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Cleaning up an old Wellsaw M1000 Horizontal Bandsaw, Part 3:
With the legs, saw table, and rolling base all painted, it was time to bolt them all back together.
The rolling base (a shopmade item constructed by some previous owner) got one quick mod,
closing in the center opening so that shavings, cut-off parts and other leftovers wouldn't
collect under there and make it hard to roll about.
Then it was a simple matter to just set it all together and tighten the bolts down.
Now, one of the first real repairs is the vise adjuster was either missing it's slider, or the factory all those
years ago was relying on a simple bolt and washer loosely screwed into the rack. I figured I could do
better, and got out a chunk of 1-3/4" steel square bar... that had been badly sheared at the factory.
I squared that up and milled it into a large T-nut, similar to those used to hold things down to mill tables.
I eventually made two of these.
Ironically, I'd have sawed this off in the horizontal saw, but obviously that wasn't going to work in this case. :)
So I had to stand at my DoAll vertical bandsaw for, like, 45 seconds and push it through by hand
Like some kind of caveman
-The first one got a slightly-offset 5/16" hole drilled straight through....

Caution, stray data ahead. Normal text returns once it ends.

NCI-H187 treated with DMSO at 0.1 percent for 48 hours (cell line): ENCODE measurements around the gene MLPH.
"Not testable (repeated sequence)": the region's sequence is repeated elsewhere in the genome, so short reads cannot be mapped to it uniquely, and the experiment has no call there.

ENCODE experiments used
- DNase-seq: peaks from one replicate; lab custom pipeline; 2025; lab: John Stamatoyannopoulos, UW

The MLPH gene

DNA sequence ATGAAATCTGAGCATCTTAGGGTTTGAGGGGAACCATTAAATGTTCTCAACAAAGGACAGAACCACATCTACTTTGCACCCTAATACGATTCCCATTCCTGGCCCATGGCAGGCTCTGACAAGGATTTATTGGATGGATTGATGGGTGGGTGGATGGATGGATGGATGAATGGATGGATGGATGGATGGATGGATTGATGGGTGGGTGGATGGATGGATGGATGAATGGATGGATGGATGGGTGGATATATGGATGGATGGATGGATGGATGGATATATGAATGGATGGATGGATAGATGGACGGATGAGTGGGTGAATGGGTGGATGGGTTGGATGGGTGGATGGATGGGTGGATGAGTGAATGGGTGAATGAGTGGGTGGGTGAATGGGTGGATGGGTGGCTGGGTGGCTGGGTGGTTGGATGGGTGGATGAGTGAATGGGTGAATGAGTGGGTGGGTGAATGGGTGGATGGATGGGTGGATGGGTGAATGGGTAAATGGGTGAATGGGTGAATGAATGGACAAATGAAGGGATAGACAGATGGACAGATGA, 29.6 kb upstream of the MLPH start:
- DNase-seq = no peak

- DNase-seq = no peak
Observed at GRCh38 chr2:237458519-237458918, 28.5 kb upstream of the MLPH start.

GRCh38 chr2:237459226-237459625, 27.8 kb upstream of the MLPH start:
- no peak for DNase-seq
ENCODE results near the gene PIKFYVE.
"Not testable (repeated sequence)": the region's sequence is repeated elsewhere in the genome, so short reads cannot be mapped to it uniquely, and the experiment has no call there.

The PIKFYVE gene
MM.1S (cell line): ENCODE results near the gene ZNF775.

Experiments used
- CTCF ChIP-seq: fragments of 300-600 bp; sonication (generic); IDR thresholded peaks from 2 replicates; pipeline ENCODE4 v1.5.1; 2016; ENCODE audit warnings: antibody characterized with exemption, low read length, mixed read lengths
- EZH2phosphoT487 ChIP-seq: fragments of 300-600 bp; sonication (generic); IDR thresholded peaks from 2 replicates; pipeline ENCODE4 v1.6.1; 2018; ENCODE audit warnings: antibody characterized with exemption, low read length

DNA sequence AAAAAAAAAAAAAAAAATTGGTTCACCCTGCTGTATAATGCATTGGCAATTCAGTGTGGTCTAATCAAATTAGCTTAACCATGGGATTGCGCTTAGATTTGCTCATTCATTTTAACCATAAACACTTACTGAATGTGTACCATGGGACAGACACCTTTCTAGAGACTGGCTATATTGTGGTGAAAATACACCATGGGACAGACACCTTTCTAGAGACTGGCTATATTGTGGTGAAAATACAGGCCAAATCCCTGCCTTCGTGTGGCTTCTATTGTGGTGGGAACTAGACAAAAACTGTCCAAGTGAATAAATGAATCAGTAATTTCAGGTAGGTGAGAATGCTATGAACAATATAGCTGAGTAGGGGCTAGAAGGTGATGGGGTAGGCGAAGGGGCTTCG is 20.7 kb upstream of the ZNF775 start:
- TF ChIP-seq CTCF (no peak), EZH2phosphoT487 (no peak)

And bolted to the bottom of the vise-adjuster rack like so... or rather, it will be when the rack is installed,
and it'll even be facing the correct direction too- it's supposed to be flush with the front edge of the rack. :)
The newly cleaned, ground and painted handwheel, and the cleaned-and-regreased threaded axle and nut
are then installed, the rack slipped into place, and the T-nut bolted on. The slider keeps the rack in line,
keeps it from lifting, and generally holds everything in place as the rack is slid back and forth in use.
The second T-nut was drilled and tapped to 5/8"-11 and got a short section of threaded rod TIG welded in place.
That rod and T-nut go here, on the fixed jaw. The T-nut keeps the stud from turning, so the nut can be
loosened with a single wrench, and from the top of the machine. I'll be adding a second stud for the
slotted side. (Note the porosity at the top of the jaw- at some point in history, a previous owner
had welded something to the jaw, then broken it off. I tried to dress it down smooth.)
After that, the offcut table goes on, and we're ready for the next part.
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